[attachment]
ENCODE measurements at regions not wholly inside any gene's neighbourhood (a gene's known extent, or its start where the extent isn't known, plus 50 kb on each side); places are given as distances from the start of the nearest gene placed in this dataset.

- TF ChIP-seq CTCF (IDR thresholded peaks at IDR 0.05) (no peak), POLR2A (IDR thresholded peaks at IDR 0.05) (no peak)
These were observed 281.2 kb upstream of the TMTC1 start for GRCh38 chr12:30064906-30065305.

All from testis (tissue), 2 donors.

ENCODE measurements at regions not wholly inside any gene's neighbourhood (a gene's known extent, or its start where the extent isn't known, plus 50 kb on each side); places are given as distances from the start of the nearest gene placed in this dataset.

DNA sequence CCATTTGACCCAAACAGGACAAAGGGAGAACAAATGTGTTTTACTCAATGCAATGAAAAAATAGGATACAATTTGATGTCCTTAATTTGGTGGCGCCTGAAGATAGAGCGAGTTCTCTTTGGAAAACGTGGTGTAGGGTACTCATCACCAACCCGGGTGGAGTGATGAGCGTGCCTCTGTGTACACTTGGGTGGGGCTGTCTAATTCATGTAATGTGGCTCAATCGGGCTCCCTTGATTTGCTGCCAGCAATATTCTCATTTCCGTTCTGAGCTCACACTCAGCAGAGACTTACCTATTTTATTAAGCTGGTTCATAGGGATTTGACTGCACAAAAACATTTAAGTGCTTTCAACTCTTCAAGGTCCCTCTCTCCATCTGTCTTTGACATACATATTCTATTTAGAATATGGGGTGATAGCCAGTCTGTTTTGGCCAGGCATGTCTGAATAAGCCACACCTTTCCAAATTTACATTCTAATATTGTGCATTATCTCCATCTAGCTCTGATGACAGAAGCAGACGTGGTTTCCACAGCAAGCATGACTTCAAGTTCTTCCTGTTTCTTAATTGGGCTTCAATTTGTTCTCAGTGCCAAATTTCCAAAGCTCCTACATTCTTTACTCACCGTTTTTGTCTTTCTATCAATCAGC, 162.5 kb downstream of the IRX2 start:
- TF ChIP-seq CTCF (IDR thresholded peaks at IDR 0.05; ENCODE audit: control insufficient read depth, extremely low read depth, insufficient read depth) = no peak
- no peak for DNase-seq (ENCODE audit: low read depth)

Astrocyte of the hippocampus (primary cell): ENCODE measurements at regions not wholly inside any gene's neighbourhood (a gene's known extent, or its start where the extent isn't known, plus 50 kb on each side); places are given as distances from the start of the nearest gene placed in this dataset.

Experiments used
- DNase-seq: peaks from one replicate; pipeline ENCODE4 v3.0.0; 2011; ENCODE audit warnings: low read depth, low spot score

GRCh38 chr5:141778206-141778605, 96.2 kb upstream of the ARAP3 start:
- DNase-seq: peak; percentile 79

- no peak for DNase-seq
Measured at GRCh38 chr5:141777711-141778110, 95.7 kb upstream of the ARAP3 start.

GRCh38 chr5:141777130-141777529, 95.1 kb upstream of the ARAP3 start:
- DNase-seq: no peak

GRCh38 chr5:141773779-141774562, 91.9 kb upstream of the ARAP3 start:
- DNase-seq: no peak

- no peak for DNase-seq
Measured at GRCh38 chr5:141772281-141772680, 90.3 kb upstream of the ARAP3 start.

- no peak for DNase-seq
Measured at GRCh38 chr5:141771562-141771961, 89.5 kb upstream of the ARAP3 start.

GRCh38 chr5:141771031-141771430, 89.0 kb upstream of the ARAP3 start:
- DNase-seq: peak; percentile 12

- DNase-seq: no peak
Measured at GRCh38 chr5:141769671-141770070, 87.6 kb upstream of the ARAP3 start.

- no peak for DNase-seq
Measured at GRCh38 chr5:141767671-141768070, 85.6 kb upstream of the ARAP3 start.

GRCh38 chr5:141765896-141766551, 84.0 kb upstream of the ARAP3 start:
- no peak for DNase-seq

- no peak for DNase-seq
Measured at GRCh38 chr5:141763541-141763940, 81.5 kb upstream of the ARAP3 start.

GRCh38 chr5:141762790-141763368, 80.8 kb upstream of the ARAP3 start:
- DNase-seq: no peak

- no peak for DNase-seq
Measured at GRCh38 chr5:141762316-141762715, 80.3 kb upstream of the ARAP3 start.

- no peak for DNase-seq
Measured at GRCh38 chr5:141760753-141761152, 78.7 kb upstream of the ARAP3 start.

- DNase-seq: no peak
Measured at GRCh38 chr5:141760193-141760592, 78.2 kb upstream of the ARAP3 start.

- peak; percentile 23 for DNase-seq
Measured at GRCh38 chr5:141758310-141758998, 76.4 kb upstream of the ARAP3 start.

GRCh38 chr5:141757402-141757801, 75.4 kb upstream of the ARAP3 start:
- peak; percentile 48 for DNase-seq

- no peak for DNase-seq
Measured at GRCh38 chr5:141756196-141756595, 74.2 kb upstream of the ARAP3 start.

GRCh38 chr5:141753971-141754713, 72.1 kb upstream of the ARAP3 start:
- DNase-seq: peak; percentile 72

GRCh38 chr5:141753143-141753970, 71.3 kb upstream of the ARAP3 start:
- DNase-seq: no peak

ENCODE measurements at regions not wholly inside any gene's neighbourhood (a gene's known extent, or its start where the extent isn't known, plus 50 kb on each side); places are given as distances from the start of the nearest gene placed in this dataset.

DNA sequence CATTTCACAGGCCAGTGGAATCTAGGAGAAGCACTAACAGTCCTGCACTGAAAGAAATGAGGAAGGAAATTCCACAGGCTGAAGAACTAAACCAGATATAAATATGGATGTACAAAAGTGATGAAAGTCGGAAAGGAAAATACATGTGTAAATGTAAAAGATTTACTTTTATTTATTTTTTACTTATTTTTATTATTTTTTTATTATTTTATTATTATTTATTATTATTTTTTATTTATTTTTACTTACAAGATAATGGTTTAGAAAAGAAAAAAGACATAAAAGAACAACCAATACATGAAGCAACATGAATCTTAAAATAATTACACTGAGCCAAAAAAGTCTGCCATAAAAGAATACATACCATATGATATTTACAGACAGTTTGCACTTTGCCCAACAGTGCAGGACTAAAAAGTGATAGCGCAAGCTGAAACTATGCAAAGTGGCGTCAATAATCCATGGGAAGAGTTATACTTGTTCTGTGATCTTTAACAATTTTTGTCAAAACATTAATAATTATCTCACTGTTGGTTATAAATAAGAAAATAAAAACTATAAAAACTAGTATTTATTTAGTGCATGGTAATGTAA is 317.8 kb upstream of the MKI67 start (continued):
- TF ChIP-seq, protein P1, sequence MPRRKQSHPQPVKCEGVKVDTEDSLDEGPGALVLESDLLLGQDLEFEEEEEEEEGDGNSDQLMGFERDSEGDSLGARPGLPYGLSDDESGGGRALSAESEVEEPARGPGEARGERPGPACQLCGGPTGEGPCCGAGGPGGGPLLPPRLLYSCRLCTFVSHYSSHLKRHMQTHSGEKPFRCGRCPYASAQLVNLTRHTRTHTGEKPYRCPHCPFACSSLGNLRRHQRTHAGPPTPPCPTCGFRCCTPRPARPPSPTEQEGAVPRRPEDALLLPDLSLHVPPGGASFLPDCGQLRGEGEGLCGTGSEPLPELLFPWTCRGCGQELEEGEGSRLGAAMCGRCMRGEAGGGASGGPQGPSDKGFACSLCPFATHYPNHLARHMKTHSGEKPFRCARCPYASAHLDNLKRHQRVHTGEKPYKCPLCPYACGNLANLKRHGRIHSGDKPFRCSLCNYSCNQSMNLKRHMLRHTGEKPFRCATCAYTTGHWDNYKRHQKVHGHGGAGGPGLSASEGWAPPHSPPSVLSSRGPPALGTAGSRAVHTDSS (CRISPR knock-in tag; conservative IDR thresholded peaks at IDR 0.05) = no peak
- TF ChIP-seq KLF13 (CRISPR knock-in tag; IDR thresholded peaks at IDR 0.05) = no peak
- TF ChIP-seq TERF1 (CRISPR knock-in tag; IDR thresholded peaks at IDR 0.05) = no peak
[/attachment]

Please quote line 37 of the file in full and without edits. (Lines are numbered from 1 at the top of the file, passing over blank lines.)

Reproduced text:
Measured at GRCh38 chr5:141762316-141762715, 80.3 kb upstream of the ARAP3 start.